Destry Rides Again
Marlene Dietrich and James Stewart ride high in this superb comedic western, both a boisterous spoof and a shining example of the genre it is having fun with. As the brawling, rough-and-tumble saloon singer Frenchy, Dietrich shed her exotic love-goddess image and launched a triumphant career comeback, while Stewart cemented his amiable everyman persona, in his first of many westerns, with a charming turn as a gun-abhorring deputy sheriff who uses his wits to bring law and order to the frontier town of Bottleneck. A sparkling script, a supporting cast of virtuoso character actors, and rollicking musical numbers—delivered with unmatched bravado by the magnetic Dietrich—come together to create an irresistible, oft-imitated marvel of studio-era craftsmanship.
George Marshall’s Destry Rides Again comes to Blu-ray via The Criterion Collection, presented with a 1080p/24hz high-definition encode in its original aspect ratio of 1.35:1 on a dual-layer disc. The presentation comes from a new 4K restoration performed by Universal and The Film Foundation.
The end results are pretty good, though I was surprised by a slight softness to the image. Grain is rendered well enough (most of the time) and the details are there, but it’s almost like there’s just this very slight smear to everything that just holds back those finer details and textures. I’ll put that down to the source materials, though, as the digital aspect of the image looks fine otherwise. There are moments where the image can take on a waxier look, but I’m unsure if it’s anything to do with the source materials, encode, or restoration since it’s incredibly inconsistent and not all that glaring. A couple of sources were used—a 35mm nitrate composite fine-grain and a 35mm safety composite fine-grain—so it could maybe come down to that and transitioning between the sources.
The clean-up has also be incredibly thorough and extensive, and outside of some marks showing up on the sides of the frame there isn’t much else. It’s incredibly clean, contrast looks good, and gray scale is nicely rendered. The film has been missing in action (or at least missing from a decent release) so it was wonderful to get something like this.
The lossless PCM mono presentation is what it is, but it’s more than serviceable enough. There are no major problems, dialogue is clear, music sounds fine, and it doesn’t sound to have been filtered excessively (at least), so there is some modest oomph to it.
The film gets a modest little special edition after Universal’s featureless DVD from almost 2 decades ago. There are a couple of new interviews, the first with Imogen Sara Smith, who explains how the film broke the genre rules of the time from making the hero more of a pacifist (or at least didn’t like using guns) to sending up many elements of the “horse opera.” She also looks at it how it plays off of Marlene Dietrich’s persona and brings her down to Earth before getting into the film’s European influence. Smith does a wonderful job covering the many aspects of the film, all in a swift 17-minute run-time.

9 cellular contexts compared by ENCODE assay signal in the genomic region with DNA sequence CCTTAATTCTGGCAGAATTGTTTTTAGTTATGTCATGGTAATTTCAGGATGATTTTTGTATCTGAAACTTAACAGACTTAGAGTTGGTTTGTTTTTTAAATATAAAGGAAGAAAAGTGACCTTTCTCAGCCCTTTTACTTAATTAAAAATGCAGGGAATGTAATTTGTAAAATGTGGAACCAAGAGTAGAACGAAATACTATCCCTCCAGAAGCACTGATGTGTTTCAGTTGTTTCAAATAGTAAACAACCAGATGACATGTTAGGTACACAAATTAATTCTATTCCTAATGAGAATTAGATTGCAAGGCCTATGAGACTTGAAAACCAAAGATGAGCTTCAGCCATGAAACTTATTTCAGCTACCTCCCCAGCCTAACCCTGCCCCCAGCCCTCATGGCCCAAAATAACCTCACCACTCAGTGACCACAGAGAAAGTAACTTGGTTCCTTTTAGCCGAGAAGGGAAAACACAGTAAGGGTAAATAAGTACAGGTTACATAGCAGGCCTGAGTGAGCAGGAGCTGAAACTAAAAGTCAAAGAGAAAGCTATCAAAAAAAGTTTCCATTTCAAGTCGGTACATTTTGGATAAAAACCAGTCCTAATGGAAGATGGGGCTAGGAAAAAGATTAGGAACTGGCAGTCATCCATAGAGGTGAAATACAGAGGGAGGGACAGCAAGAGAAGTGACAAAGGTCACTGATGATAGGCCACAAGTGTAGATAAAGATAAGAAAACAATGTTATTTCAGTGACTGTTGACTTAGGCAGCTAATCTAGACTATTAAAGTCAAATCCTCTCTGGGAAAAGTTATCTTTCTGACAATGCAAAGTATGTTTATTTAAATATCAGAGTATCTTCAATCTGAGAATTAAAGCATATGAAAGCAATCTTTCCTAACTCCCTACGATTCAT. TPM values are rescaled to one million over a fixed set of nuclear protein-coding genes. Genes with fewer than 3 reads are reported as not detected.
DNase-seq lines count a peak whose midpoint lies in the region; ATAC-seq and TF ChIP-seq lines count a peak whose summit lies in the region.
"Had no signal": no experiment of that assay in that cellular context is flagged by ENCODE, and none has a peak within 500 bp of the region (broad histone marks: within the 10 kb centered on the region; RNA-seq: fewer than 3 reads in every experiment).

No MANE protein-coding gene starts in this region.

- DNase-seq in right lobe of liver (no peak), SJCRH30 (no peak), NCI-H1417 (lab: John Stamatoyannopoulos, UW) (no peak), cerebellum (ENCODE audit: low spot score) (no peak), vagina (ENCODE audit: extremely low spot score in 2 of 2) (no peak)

James Stewart biographer Donald Dewey also pops up for a 21-minute discussion around Stewart’s career at the time, explaining how studios didn’t really know what to do with him, and then how he found that sweet-spot as a loveable everyman doing Frank Capra’s films at Columbia (it was those along with Destry that shot him to stardom). Stewart would then make the eventual turn to the rougher (even more vicious) characters in his later westerns with Anthony Mann.
Criterion also includes a couple of archival features starting with excerpts from an audio recording of director George Marshall recording an oral history of his career for the AFI in 1973. Running 19-minutes and played over various stills around what Marshall’s discussing, he recounts his film career from bit player to filmmaker, going over some of his work, with Destry only receiving a brief mention. Criterion also includes a 1945 Lux Radio Theatre adaptation of Destry Rides Again with Stewart playing his original role (Dietrich’s role is played by Joan Blondell). This only runs 54-minutes, with the opening and ads, so the story is cut down, with the opening taking the biggest hit, but as far as radio adaptations go it’s fairly close.
Farran Smith Nehme then provides an essay for the release’s insert, offering an all-encompassing account of the film’s production and release (even Stewart’s and Dietrich’s possible off-screen relationship) and the impact the film had on the genre along with Stewart’s and Dietrich’s respective careers.
In all I would have expected a lot more, maybe some appreciations from present filmmakers and such, but the supplements are all good if not entirely satisfying.
Feeling to have fallen to the wayside a bit, Destry Rides Again receives a nice Blu-ray release with a wonderful looking presentation. It’s just a shame it’s not the big special edition I would have expected.